Hot money flows and real estate

Just when you think that the cost of money in Singapore cannot possibly get any cheaper, this paper reported on Wednesday that the battle among banks here to secure more home mortgages is intensifying.

Malaysian bank CIMB is offering to charge private-home buyers only 0.65 per cent more than the three-month Singapore Interbank Offered Rate (Sibor), which is currently at 0.44 per cent, for the first two years, while Maybank is asking for 0.5 per cent plus Sibor for the first year.

This new home-loan war is to secure more mortgage business as expectations gain ground that the Government will announce new measures to cool the residential property market.

Among the main concerns voiced by Members of Parliament earlier this week was the worry that the quantitative easing by the United States Federal Reserve will suddenly flood Asian markets with liquidity, fan inflation and fuel home prices.

The Fed said recently that it would inject US$600 billion ($786 billion) into the world’s largest economy by buying long-term US Treasury securities.

This round of quantitative easing has unsettled many developing countries, which say the capital flows into their economies are pushing up home and stock market prices.

As rightfully pointed out by the Government, these fears are exaggerated. The US is not going to mop up US$600 billion of longer-term Treasury securities in one fell swoop but gradually, in phases.

With respect to the local property market, I would add that it is never going to enter the real-estate sector directly. Property is a unique asset. It is location- specific.

Almost all property investors buy in places in which they are familiar with. You are never going to get foreigners in the West who know little about Singapore’s property market phoning their brokers overnight to put them down for a local property.

Having said that, I have heard of some housing agents who get general instructions from their Chinese clients to buy any “suitable” property from a given budget. However, these clients are already familiar with Singapore and are often repeat buyers.

The hot monies are likely to enter the real-estate sector indirectly via globally traded financial products such as stocks and shares. The sellers of these products, who are themselves real estate investors and who are more familiar with Singapore, do the actual property investing.

In any case, it is never any property but one that has more upside potential. It takes time to scout for the right property. Also, unlike shares, each and every property product is unique. So it is never going to shoot up like shares within a short period of time.

The ample liquidity situation in Singapore is not new. Earlier stimulus measures introduced by governments in Singapore and the region have already raised liquidity levels considerably.

To prevent property bubbles from forming or growing larger, Singapore has already introduced three sets of cooling measures.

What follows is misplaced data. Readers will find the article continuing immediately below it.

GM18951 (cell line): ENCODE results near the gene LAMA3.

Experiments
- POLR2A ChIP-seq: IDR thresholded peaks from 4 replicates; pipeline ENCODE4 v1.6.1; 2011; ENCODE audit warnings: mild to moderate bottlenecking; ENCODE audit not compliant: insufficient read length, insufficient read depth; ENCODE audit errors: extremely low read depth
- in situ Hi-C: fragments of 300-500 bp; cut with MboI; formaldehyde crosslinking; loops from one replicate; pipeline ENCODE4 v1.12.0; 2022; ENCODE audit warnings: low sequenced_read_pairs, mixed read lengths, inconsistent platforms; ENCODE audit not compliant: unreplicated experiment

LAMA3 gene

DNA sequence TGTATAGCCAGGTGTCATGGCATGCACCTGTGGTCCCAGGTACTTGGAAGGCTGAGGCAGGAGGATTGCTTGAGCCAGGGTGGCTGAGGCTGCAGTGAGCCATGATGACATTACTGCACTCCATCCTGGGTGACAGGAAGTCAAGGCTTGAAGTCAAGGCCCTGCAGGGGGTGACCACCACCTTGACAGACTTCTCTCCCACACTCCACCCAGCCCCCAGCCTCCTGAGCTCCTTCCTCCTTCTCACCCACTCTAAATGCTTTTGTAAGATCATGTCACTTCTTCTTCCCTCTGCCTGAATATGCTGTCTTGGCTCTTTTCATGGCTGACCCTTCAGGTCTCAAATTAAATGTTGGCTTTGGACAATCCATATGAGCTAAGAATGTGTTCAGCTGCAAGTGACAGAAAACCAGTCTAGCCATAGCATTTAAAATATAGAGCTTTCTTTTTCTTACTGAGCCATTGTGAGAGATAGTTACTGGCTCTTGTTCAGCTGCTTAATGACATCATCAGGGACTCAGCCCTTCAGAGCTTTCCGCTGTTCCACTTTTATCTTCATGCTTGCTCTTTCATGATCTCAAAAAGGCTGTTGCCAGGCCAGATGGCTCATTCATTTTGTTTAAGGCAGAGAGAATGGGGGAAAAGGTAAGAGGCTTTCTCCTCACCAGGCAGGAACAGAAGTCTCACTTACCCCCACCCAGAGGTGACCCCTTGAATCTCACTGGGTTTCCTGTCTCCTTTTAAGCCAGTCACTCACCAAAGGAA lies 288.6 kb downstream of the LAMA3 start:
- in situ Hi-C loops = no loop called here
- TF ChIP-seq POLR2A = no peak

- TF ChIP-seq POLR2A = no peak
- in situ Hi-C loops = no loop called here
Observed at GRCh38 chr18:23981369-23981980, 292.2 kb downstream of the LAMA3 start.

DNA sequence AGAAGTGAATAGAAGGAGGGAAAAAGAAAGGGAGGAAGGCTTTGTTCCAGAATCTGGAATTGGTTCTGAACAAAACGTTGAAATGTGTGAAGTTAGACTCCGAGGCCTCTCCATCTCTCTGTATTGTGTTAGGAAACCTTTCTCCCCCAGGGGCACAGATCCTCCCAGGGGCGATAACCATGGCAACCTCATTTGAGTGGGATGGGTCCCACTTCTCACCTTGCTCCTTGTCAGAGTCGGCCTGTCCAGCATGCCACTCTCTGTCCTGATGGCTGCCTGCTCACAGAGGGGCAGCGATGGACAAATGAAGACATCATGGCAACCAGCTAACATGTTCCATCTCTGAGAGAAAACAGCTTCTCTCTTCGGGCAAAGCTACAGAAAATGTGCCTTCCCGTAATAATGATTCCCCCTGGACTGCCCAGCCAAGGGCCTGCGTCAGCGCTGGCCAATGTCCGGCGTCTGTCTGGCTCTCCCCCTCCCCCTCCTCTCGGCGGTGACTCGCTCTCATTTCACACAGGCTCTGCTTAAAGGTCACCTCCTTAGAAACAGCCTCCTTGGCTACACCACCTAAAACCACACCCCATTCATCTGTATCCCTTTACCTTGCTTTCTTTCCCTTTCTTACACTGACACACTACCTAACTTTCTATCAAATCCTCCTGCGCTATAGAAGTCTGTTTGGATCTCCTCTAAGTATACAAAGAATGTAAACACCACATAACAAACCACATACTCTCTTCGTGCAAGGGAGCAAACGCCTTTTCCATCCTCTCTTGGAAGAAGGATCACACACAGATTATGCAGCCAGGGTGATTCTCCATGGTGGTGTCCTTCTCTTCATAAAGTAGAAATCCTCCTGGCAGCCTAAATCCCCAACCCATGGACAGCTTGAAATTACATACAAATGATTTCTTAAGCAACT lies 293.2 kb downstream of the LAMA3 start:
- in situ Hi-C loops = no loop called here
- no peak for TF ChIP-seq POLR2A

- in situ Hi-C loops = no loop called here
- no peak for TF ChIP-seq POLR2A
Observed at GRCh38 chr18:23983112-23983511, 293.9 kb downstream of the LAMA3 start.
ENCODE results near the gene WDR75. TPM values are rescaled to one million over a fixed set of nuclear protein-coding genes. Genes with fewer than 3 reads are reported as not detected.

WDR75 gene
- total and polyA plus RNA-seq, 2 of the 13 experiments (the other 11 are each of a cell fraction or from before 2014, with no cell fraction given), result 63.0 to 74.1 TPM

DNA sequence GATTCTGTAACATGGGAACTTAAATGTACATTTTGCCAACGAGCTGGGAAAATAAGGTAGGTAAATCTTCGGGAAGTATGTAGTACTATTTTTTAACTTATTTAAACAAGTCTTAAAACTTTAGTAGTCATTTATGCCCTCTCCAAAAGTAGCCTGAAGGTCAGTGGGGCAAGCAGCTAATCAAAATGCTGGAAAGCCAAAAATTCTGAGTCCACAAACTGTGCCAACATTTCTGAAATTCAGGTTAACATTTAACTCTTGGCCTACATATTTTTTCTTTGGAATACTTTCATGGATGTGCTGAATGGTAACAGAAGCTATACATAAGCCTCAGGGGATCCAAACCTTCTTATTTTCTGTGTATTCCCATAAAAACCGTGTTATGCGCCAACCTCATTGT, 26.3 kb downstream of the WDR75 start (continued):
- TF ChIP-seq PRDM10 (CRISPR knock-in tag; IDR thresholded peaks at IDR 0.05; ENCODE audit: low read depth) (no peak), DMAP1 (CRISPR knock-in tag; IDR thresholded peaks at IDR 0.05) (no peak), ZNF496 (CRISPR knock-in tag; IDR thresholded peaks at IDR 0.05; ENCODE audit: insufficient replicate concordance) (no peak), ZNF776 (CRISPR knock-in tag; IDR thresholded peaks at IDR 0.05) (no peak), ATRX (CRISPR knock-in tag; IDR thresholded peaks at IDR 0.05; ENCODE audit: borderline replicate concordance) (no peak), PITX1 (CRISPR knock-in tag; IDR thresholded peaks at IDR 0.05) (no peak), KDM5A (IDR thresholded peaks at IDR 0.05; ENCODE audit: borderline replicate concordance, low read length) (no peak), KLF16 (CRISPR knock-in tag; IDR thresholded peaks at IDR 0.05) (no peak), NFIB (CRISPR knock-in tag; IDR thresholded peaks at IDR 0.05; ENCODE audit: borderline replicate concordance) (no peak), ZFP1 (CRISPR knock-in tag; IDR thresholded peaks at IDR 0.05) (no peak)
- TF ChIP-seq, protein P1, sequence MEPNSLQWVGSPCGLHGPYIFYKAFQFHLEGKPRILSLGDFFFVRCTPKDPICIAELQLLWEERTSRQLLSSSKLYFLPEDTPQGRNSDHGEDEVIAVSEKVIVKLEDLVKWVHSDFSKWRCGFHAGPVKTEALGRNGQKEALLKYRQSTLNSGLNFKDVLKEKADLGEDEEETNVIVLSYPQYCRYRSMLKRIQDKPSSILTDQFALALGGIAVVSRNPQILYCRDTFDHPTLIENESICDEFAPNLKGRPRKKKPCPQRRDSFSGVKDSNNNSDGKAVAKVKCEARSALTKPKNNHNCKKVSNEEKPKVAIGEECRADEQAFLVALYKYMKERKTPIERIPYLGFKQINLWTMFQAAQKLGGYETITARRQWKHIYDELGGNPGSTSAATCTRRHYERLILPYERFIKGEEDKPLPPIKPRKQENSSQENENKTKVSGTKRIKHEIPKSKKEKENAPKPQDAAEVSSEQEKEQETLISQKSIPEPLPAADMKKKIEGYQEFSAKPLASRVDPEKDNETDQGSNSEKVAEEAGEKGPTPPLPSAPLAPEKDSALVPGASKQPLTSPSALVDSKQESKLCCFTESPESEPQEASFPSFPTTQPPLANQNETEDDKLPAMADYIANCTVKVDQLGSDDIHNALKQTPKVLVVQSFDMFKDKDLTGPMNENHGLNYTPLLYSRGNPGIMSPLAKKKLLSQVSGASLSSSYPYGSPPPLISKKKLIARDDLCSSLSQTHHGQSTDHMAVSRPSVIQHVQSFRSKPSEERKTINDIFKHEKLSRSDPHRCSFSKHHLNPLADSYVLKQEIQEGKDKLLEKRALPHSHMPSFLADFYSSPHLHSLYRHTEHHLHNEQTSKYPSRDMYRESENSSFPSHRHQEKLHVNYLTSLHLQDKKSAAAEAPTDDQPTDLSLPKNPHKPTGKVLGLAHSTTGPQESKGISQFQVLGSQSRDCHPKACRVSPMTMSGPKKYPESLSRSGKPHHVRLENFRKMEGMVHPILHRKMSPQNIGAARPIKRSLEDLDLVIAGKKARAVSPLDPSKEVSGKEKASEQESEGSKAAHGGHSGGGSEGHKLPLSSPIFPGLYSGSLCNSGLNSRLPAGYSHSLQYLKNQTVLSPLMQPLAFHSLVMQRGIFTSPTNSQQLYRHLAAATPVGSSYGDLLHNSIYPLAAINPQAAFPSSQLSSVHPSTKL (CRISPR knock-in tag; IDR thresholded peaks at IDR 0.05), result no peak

The Government is also addressing the issue from the supply side. The Ministry of National Development said yesterday that the Government Land Sales programme for the first half of next year will have 30 sites for residential development, which can generate about 14,300 private homes. This is higher than the 13,900 available in the GLS programme for the second half of this year, the ministry said.

Of the 30 sites, 17 are new while the other 13 sites are carried over from this year.

More can be expected as the cooling measures are not “solutions” because this is a global problem that Singapore cannot solve alone.

In the current situation, where major governments worldwide are not courageous or co-operative enough to unravel the stimulus measures, it is not a question of “if” but “when”.

These measures manage rather than attempt to solve the problem. When they lose their effectiveness, more needs to be introduced. The main target is runaway prices without corresponding growth in fundamentals. Buoyant sales in themselves are not a problem.

The series of cooling measures also serve as a continuing signal to all investors that the situation will not be allowed to get out of hand. So, contrary to what some have suggested, a series of measures is better than a sudden one-time shock.

So what more measures can we expect? Softer options include raising the cash component further for downpayments. In the past it used to be 20 per cent, so we still have ammunition for 10 per cent more.

Raising the stamp duty by a few percentage points is another option although the 15 per cent imposed in Hong Kong is a little too drastic. Even then, one could argue that if investors are mainly long-term investors, higher stamp duties for shorter holding periods may not deter risky purchases.

More impactful options include lower loan-to-value ratios. These are more effective as they help soak up liquidity that is the real problem and at the same time provide more buffer to the financial system for any unexpected sharp price corrections. More importantly, they do not discourage long-term investments.

The philosophy of the Government with respect to property investments seems to be caveat emptor or buyer beware. You reap what you sow. In plain words, you can benefit handsomely but you are free to make costly mistakes as well.

By Colin Tan, head of research and consultancy at Chesterton Suntec International.

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